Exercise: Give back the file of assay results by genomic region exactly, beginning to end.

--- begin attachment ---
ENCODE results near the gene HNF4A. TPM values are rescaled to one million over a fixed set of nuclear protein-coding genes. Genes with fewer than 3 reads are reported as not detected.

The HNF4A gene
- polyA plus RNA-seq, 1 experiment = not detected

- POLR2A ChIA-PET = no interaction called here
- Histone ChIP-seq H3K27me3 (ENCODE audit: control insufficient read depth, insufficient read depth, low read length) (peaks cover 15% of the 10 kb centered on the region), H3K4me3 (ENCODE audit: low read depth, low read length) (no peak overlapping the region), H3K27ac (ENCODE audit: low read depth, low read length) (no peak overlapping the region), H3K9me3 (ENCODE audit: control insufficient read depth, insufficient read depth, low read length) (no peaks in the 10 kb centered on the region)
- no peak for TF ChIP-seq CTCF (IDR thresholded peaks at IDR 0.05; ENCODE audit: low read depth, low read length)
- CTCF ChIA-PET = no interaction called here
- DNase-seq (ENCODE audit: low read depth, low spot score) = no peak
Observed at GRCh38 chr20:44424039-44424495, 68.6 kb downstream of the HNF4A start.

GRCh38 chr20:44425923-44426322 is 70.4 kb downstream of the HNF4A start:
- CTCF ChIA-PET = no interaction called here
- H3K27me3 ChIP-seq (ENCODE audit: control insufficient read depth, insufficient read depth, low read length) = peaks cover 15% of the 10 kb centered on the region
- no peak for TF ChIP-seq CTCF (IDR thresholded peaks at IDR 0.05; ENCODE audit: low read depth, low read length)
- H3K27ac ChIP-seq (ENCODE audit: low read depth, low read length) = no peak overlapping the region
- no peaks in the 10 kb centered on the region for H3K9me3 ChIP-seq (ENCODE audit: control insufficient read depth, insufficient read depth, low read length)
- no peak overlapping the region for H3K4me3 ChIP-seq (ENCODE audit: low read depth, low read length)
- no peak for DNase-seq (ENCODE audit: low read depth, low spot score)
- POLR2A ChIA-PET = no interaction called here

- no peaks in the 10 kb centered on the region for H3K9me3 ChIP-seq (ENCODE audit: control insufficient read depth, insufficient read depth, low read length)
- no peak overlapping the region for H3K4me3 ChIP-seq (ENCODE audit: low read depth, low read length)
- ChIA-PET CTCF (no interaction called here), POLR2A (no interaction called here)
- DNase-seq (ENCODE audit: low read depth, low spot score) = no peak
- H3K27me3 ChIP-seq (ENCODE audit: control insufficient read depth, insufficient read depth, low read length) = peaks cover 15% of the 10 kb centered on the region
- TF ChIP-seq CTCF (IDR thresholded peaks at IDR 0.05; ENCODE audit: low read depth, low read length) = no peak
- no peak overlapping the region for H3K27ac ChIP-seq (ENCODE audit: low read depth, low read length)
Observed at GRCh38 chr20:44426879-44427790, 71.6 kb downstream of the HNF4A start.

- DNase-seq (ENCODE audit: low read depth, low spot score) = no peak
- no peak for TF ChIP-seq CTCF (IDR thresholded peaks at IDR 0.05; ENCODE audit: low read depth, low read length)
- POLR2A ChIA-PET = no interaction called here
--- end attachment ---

ENCODE results near the gene HNF4A. TPM values are rescaled to one million over a fixed set of nuclear protein-coding genes. Genes with fewer than 3 reads are reported as not detected.

The HNF4A gene
- polyA plus RNA-seq, 1 experiment = not detected

- POLR2A ChIA-PET = no interaction called here
- Histone ChIP-seq H3K27me3 (ENCODE audit: control insufficient read depth, insufficient read depth, low read length) (peaks cover 15% of the 10 kb centered on the region), H3K4me3 (ENCODE audit: low read depth, low read length) (no peak overlapping the region), H3K27ac (ENCODE audit: low read depth, low read length) (no peak overlapping the region), H3K9me3 (ENCODE audit: control insufficient read depth, insufficient read depth, low read length) (no peaks in the 10 kb centered on the region)
- no peak for TF ChIP-seq CTCF (IDR thresholded peaks at IDR 0.05; ENCODE audit: low read depth, low read length)
- CTCF ChIA-PET = no interaction called here
- DNase-seq (ENCODE audit: low read depth, low spot score) = no peak
Observed at GRCh38 chr20:44424039-44424495, 68.6 kb downstream of the HNF4A start.

GRCh38 chr20:44425923-44426322 is 70.4 kb downstream of the HNF4A start:
- CTCF ChIA-PET = no interaction called here
- H3K27me3 ChIP-seq (ENCODE audit: control insufficient read depth, insufficient read depth, low read length) = peaks cover 15% of the 10 kb centered on the region
- no peak for TF ChIP-seq CTCF (IDR thresholded peaks at IDR 0.05; ENCODE audit: low read depth, low read length)
- H3K27ac ChIP-seq (ENCODE audit: low read depth, low read length) = no peak overlapping the region
- no peaks in the 10 kb centered on the region for H3K9me3 ChIP-seq (ENCODE audit: control insufficient read depth, insufficient read depth, low read length)
- no peak overlapping the region for H3K4me3 ChIP-seq (ENCODE audit: low read depth, low read length)
- no peak for DNase-seq (ENCODE audit: low read depth, low spot score)
- POLR2A ChIA-PET = no interaction called here

- no peaks in the 10 kb centered on the region for H3K9me3 ChIP-seq (ENCODE audit: control insufficient read depth, insufficient read depth, low read length)
- no peak overlapping the region for H3K4me3 ChIP-seq (ENCODE audit: low read depth, low read length)
- ChIA-PET CTCF (no interaction called here), POLR2A (no interaction called here)
- DNase-seq (ENCODE audit: low read depth, low spot score) = no peak
- H3K27me3 ChIP-seq (ENCODE audit: control insufficient read depth, insufficient read depth, low read length) = peaks cover 15% of the 10 kb centered on the region
- TF ChIP-seq CTCF (IDR thresholded peaks at IDR 0.05; ENCODE audit: low read depth, low read length) = no peak
- no peak overlapping the region for H3K27ac ChIP-seq (ENCODE audit: low read depth, low read length)
Observed at GRCh38 chr20:44426879-44427790, 71.6 kb downstream of the HNF4A start.

- DNase-seq (ENCODE audit: low read depth, low spot score) = no peak
- no peak for TF ChIP-seq CTCF (IDR thresholded peaks at IDR 0.05; ENCODE audit: low read depth, low read length)
- POLR2A ChIA-PET = no interaction called here